Since its first exports, the solidarity lanes have been able to unblock around 29 million metric tonnes of grain to be exported in the EU by road, rail or vessels using the Danube delta.

In the framework of the solidarity lanes, the EU market has opened to Ukrainian imports, resulting in an unprecedented flow of Ukrainians products to eastern Europe. This sudden and significant influx has created tension locally, as large quantities of grain flown in areas with limited storage capacities (compared to the new needs) and high logistic challenges to be overcome to export them while at the same time storing and transporting local productions. Confronted with this issue that affects the Member States differently in the single market, and having assessed the pressure on local prices from these tensions in the logistical chains from the increased transit of products from Ukraine, the Commission has proposed on 20 March an aid package of €56,3 million for farmers in the most affected countries by a drop of local market prices (Poland, Bulgaria, Romania). The payment is expected by 30 September 2023.

The Black Sea Grain Initiative

The Black Sea Grain Initiative is a mechanism implemented by Turkey, Russia and Ukraine under the United Nations supervision to create a grain corridor in the Black Sea. Signed on 27 July 2022, it allows ships to transport grain from three key Ukrainian ports – Odesa, Chernomorsk and Yuzhny – across the Black Sea after an inspection of the Joint Coordination Centre, a body created in the framework of the agreement. Before its entry into force, it was estimated that 22 million tons of grain were stuck in the Ukrainian ports due to the war.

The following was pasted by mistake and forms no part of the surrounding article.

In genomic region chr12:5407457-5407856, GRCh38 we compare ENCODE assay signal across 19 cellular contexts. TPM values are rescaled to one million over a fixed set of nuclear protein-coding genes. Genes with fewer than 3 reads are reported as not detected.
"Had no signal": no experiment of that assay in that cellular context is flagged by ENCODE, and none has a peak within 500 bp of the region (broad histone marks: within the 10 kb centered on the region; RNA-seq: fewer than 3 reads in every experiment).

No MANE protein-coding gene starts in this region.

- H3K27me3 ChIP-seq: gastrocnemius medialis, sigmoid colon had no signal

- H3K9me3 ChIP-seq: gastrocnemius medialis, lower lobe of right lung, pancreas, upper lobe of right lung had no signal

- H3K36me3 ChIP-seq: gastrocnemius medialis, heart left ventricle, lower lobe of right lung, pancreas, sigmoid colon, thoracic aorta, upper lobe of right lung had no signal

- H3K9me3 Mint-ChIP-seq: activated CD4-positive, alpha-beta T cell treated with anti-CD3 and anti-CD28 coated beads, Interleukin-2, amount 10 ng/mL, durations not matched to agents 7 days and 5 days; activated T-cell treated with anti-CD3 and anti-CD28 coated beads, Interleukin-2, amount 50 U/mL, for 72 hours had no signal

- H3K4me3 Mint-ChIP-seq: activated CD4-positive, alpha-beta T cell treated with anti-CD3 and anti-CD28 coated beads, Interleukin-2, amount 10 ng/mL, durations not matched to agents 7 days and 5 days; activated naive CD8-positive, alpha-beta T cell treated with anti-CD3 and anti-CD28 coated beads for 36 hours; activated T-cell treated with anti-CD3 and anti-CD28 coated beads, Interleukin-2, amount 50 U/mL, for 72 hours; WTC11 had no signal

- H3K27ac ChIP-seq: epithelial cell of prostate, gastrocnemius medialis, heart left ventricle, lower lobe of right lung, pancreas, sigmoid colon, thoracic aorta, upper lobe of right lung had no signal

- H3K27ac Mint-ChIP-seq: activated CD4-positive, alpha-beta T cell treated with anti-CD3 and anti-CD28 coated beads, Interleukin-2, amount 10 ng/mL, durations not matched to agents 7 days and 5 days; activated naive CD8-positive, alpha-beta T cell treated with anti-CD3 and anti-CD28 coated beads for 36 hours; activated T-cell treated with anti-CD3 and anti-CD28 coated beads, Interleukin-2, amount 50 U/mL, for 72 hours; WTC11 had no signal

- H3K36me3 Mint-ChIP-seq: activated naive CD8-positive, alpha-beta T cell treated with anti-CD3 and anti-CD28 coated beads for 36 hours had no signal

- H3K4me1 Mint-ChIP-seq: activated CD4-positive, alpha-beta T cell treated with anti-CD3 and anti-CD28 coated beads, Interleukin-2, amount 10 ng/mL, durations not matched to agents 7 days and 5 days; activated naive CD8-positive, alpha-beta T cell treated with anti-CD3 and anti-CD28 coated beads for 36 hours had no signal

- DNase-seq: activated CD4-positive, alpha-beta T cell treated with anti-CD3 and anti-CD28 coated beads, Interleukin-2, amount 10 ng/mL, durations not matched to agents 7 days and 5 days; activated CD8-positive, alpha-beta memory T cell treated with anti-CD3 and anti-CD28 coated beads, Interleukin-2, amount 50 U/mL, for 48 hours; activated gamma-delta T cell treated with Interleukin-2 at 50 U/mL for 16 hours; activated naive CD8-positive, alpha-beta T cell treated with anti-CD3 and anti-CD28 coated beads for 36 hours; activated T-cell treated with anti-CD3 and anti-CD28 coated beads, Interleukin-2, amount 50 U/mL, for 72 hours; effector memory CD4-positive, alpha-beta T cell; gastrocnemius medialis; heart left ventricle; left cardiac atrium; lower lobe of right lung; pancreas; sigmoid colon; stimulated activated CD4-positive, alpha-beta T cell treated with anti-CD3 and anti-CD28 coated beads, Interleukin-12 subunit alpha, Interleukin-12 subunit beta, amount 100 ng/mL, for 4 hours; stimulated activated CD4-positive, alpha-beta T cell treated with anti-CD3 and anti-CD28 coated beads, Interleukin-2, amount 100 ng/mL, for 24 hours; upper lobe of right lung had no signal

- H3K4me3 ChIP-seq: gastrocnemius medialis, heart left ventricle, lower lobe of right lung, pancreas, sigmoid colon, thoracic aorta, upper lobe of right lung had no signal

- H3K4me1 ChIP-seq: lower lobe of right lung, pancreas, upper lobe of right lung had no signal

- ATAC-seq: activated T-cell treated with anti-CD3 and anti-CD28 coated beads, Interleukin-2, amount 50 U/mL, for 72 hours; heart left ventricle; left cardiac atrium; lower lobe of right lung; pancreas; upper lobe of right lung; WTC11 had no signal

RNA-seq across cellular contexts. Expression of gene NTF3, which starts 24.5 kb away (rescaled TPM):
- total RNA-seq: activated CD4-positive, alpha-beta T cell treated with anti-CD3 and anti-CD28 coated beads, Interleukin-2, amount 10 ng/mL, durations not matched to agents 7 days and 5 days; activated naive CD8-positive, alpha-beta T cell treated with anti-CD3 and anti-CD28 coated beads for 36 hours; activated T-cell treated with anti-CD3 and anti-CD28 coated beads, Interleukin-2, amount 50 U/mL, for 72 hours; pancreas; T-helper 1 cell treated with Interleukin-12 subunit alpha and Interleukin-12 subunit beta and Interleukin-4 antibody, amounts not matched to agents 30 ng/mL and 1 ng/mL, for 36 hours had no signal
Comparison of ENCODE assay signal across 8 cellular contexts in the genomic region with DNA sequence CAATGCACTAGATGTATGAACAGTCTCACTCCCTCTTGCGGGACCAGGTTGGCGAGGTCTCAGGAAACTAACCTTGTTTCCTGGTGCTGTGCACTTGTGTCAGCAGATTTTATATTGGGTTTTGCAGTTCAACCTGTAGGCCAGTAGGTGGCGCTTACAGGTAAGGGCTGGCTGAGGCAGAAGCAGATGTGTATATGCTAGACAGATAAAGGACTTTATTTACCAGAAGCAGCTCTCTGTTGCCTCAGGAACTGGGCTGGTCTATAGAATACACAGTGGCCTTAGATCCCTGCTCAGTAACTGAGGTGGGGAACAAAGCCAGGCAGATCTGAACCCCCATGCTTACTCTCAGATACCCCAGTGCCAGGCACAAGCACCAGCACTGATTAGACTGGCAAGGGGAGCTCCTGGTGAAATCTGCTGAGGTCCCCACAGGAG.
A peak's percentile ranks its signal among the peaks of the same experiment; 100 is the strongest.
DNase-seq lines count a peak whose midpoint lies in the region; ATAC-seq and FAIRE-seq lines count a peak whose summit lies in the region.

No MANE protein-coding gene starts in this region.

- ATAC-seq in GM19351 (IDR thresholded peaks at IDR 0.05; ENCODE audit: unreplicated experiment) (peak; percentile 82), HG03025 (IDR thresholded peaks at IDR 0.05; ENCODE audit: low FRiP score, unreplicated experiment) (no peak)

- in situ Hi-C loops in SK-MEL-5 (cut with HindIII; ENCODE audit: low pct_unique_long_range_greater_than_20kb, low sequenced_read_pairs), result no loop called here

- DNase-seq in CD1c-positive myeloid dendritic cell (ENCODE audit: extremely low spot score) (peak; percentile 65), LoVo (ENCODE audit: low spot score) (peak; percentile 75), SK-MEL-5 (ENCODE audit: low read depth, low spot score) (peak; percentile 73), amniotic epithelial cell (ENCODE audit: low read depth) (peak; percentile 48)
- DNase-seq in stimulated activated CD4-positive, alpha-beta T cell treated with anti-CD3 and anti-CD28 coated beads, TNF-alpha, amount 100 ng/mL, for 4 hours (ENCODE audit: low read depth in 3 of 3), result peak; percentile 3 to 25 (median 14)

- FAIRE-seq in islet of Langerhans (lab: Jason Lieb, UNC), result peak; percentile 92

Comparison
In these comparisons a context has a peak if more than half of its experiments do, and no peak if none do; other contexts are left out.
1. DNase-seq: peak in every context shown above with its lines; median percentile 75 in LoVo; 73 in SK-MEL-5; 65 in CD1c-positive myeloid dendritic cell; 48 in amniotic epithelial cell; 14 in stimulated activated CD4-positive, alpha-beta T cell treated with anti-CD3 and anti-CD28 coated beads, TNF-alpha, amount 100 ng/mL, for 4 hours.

Originally scheduled to run until November 2022, the agreement was first extended for 120 days before a second extension was announced on 18 March 2023. While the original agreement was supposed to extend the Initiative for another 120 days, Russia unilaterally decided to reduce this period to 60 days, warning that any further extension beyond mid-May would depend on the removal of some Western sanctions.

From its launch to 15 March 2023, the Black Sea Grain Initiative has resulted in the delivery of 927 vessels. Altogether, 45 different countries received over 24 million metric tonnes of grain and foodstuffs through this channel. The detailed country-by-country data can be found in the following table.

Destination countryN° of vessels receivedQuantity of grain exported
(thousands of metric tonnes)
The Netherlands391500
United Kingdom9197
Republic of Korea6326
Saudi Arabia4184
Viet Nam2117
Sri Lanka2104
Total EU countries3899 893
Total92724 654

Many third countries have a considerable reliance on Ukrainian grain. Indeed, the countries that have been found to have the highest dependency on Ukrainian and Russian wheat imports, and therefore to be the most vulnerable to these market disruptions, are Somalia (100%), Benin (100%), Laos (94%), Egypt (82%), Sudan (75%), DR Congo (69%), Senegal (66%) and Tanzania (64%). 

Ukraine also accounted for half of the supply of the United Nations World Food Programme before the war.

Share of grain exported in the framework of the Black Sea Grain Initiative (mid-March 2023)